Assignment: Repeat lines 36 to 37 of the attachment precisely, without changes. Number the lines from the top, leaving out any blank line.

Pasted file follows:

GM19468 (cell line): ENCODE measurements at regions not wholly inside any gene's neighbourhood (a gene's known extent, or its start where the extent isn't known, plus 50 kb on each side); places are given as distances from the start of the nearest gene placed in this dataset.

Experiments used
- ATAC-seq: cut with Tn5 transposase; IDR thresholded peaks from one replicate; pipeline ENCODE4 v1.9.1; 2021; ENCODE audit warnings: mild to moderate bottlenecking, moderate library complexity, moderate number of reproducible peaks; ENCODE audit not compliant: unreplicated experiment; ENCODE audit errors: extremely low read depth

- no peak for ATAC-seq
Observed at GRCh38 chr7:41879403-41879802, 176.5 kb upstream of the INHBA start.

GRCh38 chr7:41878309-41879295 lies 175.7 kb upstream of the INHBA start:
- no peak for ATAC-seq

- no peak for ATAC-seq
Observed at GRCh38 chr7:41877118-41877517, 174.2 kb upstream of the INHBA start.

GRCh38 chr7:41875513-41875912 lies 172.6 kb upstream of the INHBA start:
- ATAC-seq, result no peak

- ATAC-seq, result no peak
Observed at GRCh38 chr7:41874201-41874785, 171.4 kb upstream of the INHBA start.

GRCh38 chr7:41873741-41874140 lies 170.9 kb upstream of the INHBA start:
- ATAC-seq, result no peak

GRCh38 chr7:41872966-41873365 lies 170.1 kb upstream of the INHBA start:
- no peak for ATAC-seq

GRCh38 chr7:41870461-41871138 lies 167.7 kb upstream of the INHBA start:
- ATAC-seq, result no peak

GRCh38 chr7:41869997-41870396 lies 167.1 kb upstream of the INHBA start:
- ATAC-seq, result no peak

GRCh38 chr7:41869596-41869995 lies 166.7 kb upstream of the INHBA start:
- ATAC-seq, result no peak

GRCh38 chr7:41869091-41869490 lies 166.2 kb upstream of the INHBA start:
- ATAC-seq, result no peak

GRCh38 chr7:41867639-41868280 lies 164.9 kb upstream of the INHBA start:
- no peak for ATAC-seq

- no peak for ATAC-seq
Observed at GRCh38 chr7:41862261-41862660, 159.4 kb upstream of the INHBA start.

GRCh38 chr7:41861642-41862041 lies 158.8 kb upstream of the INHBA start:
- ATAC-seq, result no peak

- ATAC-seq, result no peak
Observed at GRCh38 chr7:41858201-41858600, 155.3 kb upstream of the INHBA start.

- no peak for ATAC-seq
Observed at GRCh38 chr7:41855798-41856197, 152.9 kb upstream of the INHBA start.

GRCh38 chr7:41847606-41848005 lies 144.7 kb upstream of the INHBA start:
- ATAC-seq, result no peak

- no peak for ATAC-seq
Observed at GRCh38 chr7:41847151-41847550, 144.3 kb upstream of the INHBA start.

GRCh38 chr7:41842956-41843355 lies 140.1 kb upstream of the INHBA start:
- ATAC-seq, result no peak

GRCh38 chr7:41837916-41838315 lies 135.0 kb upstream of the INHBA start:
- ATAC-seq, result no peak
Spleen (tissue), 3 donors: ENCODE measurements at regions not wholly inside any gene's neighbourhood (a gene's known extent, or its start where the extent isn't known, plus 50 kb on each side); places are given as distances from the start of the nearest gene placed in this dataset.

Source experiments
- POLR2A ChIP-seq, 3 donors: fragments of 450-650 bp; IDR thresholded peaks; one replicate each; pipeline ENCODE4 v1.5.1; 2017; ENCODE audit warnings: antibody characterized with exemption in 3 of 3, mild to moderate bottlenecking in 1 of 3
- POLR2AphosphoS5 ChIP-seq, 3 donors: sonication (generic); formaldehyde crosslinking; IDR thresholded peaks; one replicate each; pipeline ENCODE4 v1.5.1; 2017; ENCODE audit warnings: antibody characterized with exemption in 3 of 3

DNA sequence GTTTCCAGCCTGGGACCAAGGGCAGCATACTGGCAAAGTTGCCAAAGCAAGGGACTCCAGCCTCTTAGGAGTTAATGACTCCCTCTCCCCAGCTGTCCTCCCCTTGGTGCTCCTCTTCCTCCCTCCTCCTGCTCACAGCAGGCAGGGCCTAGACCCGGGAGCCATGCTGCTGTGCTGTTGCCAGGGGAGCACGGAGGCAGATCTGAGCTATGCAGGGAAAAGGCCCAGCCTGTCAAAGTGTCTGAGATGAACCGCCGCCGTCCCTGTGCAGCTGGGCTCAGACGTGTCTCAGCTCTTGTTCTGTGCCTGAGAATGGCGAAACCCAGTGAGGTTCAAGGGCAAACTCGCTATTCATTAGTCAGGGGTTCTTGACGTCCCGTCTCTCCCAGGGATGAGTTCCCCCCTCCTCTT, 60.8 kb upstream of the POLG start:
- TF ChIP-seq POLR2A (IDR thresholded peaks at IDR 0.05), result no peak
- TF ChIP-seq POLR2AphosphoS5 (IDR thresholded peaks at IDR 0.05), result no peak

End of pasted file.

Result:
GRCh38 chr7:41847606-41848005 lies 144.7 kb upstream of the INHBA start:
- ATAC-seq, result no peak